Tag: MTA

Wanted: Subway Genius

Wanted: Subway Genius by Ari KellenThe song “Charlie on the MTA”, made famous by the folk group the Kingston Trio, tells the story of a man trapped on the Boston subways because of an MTA fare hike.  It’s a goofy song, and the story behind it is absurd, but it highlights the people of Boston’s dissatisfaction with their subway system.  And while New York and Boston are different in numerous regards, in that they can at least agree (even if their reasons for dissatisfaction are a little different).  Even Governor Cuomo seems to agree; yesterday, when addressing a crowd at CUNY Graduate Center, he challenged the MTA to look internationally for “groundbreaking and innovative solutions” for the crowding and delays for which our subways have become infamous.  And if the best solution requires funding beyond the $8 billion committed by the State to the MTA, then Cuomo has promised to find a way to pay for it.  

Cuomo’s “MTA Genius Transit Challenge” has called for three different categories: 1) signal system overhauls, 2) new subway car designs or overhauls to the preexisting ones and 3) WiFi and cell service throughout the subways.  The winner in each category will win $1 million.  When discussing the challenge, Cuomo compared other cities and their metro systems.  Copenhagen, for example, has driverless electric trains with open-ended cars, while every station in Hong Kong has high-speed Wi-Fi.  He argued that the technology is out there in different cities, for New York it’s just a matter of utilizing that technology to good use.

This comes as a different approach from before; as recently as last week, Cuomo was trying to distance himself from the MTA.  Watchdogs and advocates have expressed their approval of Cuomo’s initiative, but still have concerns about what an actual plan would entail.  Under Cuomo, the State has appropriated $5.4 billion of a promised $8 billion in capital funding for the project, yet that only becomes available after the MTA drains all of its capital resources from previous years.  To be implemented in New York City, many of the transit innovations that have worked in different cities could end up being more costly due to both a 24-hour system and the complexities from navigating preexistng infrastructure.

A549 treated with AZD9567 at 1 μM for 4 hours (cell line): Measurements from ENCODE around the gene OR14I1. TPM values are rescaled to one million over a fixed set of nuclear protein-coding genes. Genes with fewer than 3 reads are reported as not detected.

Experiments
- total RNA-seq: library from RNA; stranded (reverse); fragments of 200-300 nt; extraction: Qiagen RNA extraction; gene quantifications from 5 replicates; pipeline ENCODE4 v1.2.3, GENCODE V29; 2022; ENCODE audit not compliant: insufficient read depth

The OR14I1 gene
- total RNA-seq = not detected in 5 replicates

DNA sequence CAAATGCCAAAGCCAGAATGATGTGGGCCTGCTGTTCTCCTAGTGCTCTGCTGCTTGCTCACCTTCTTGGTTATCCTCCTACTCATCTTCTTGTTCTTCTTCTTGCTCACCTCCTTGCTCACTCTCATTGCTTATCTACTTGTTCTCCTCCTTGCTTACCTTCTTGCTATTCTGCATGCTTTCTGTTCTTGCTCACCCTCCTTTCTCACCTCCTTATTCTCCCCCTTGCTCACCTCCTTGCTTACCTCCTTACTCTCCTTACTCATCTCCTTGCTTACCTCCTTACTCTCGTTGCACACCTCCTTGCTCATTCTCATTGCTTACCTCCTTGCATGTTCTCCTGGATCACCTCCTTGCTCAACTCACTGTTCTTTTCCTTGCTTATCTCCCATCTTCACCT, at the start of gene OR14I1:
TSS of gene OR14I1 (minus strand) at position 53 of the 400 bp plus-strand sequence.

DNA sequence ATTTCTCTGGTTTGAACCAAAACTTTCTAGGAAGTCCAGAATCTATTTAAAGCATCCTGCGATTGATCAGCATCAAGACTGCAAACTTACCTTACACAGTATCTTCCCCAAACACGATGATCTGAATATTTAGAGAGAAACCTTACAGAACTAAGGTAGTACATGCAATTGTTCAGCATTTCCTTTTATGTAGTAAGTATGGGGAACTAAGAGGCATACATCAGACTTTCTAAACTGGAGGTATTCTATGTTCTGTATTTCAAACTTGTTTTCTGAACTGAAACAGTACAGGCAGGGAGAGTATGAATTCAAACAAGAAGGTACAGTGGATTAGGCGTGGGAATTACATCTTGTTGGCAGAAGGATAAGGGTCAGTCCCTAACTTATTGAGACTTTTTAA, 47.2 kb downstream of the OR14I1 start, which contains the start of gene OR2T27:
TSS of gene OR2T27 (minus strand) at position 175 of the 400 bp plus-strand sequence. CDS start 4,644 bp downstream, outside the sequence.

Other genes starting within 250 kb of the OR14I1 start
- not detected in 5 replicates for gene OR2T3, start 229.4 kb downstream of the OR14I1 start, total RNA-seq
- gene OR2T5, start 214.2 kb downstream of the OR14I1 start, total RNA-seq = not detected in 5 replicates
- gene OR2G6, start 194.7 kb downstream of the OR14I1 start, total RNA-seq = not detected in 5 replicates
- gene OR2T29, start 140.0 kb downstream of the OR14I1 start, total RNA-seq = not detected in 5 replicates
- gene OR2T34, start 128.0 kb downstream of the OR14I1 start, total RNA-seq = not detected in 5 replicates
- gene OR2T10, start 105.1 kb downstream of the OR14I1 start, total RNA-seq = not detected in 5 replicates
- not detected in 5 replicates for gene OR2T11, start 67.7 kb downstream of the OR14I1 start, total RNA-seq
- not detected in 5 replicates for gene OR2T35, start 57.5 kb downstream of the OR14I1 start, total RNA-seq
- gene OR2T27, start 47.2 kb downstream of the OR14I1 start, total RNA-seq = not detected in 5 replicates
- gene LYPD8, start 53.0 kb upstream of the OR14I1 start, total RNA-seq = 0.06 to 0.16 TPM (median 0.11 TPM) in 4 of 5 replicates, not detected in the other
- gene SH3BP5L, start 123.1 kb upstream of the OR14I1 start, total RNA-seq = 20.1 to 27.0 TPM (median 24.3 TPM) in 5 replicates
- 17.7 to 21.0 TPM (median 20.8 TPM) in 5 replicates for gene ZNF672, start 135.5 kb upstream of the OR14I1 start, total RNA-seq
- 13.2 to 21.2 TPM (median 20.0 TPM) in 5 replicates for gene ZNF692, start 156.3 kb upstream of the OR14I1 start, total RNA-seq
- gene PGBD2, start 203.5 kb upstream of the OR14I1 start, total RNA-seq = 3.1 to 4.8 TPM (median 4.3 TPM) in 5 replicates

Cuomo has also expressed his willingness to take over renovations of Penn Station from Amtrak and prioritize the Gateway Tunnel project, which would expand the rail line between Newark and Manhattan.  Doing this, however, would require federal, State and private funding, and how that’s going to happen remains to be seen.  

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NYC’s Newest Subway Line

Rarely do I talk about the latest news outside of fun things to do in New York City, but this story is worth covering. The nearly-century long project of constructing the 2nd avenue subway is actually coming together and is set to be completed by December of 2016. The subway system has become a bit of a punch line over the years, being compared to things that will never happen. The line is expected to see traffic ranging up to 200,000 people per day. For reference, that is about the same amount as the entire subway traffic of Los Angeles.

Two miles worth of track have been laid, along with three enormous stations to bring the project up to 85% completion. With engineering crews eyeing the final 15%, they are saying this is the most challenging portion to complete. This final stretch will be troublesome due to the coupling of a brand new line to one that is nearly 100 years old.

Despite its century long delay, this project is unlike other cities’ engineering blunders like the Big Dig and the New Bay Bridge. This project is expected to come in under its budget, albeit a little late.

Currently, the East Side of NY has about 650,000 inhabitants which equates to the population of San Francisco, Chicago, and Boston combined, has only one subway line. The 4,5,6. Those working on the newest line are excited to be able to help leave their mark on NYC and help some of those half million people commute in a bit more comfort.

This section of the subway line is only phase 1 of the project. Extending from 96-63 will be completed on time with Phase 2 reaching from 125th to 96th, phase 3 from 63rd to Houston, and phase 4 from Houston to Hanover.

It surely is exciting to see the MTA extending their lines. This is the largest extension in nearly a half century!


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